The play finally brings to light where the Mirror fitness technology will fit in the go-forward plans for Lululemon, which acquired the at-home digital workout platform for $500 million in 2020.
The Studio builds upon more than 10,000 on demand and live-streamed classes that have been available with a Mirror subscription, and offers content from the company’s fitness and wellness partners across North America.
Studio members will have access to weekly online classes, either at home or through the mobile app, via fitness partners like Aarmy, Y7 Studio, Dogpound, Forward_Space, Pure Barre, Rumble, AKT and YogaSix. Members will also be able sign up for in-person discounted classes at the studios’ brick-and-mortar locations, in addition to receiving 10 percent discounts on product and early access to Luluemon events.
“Our guests’ fitness needs have evolved and Lululemon Studio is solving for them by providing members with access to fitness content from our world-class trainers and studio partners at home, on the go and live in studios around North America,” said Nikki Neuburger, chief brand officer, Lululemon, in a statement. “Lululemon Studio unlocks the versatility our community has told us they are looking for now. No longer will you have to choose between going to your favorite studio or streaming a class at home—you can have both.”
A Mirror typically costs $1,495, but Lululemon will temporarily cut the price to $795 and deliver the system for free as of Oct. 5 to generate more accessibility. The workout platform, which includes a five-megapixel front-facing camera, is designed to let users take streamable, virtual classes that include cardio, yoga or even boxing.
“Mirror has always been one of the most flexible platforms that can adapt to changing fitness trends. With Lululemon Studio, we’re expanding our offering to solve for our guests’ needs, extending our relationships with new studio partners and our ambassadors to add hundreds of hours of content in one place, while providing access to in-person studio classes for the ultimate hybrid experience,” said Michael Aragon, CEO, Lululemon Digital Fitness. “We see Lululemon Studio as being the daily go-to destination for experiencing the most dynamic content from the industry’s top trainers and studios, covering a range of fitness genres for all levels.”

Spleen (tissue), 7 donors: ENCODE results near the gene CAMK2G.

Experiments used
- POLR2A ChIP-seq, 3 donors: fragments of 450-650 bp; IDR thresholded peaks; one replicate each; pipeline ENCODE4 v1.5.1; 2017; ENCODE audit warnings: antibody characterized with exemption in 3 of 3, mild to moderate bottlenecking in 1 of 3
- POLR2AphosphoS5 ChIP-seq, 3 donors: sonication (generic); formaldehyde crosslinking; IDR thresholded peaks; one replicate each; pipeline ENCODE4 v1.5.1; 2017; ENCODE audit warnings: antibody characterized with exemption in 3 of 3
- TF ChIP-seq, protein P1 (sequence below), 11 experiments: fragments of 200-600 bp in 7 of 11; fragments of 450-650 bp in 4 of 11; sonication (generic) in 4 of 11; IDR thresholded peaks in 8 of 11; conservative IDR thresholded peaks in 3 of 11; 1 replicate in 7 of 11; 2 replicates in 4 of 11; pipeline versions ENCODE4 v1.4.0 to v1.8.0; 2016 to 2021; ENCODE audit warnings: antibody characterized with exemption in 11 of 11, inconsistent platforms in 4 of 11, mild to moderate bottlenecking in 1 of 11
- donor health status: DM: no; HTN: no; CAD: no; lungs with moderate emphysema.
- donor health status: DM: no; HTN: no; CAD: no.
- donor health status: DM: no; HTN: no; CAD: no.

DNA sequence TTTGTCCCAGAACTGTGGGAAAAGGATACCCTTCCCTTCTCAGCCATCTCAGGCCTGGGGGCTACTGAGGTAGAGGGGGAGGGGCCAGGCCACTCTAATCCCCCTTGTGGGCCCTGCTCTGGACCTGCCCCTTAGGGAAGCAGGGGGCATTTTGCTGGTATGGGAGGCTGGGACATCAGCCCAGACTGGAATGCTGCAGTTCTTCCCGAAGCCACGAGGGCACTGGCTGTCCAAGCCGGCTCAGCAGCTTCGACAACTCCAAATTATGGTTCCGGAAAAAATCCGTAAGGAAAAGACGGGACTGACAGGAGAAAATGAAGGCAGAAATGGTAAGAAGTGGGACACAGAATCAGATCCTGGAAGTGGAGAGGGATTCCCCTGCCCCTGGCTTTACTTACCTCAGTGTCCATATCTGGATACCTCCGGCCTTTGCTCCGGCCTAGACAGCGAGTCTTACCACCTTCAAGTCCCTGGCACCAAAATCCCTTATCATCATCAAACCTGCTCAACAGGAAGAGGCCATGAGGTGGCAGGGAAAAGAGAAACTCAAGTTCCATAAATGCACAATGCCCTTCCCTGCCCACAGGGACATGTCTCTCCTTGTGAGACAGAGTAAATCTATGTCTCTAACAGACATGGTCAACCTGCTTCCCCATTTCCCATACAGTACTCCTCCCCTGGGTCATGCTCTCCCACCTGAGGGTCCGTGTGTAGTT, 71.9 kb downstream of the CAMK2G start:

Lululemon says all North American guests can sign up for its “essential” membership plan for free. Although the essential membership is not tied directly to Mirror, members can still get access to select Lululemon Studio classes at no cost, as well as early access to product drops and receipt-free returns in store.
Mirror appears to be a major part of the Lululemon branding going forward, but the technology has also put the company in the legal crosshairs of another athletic apparel giant. Nike filed suit against Lululemon in January over patent infringement claims, saying that Mirror and its apps violate six patents issued to the Swoosh between 2013 and 2021. That case is still ongoing.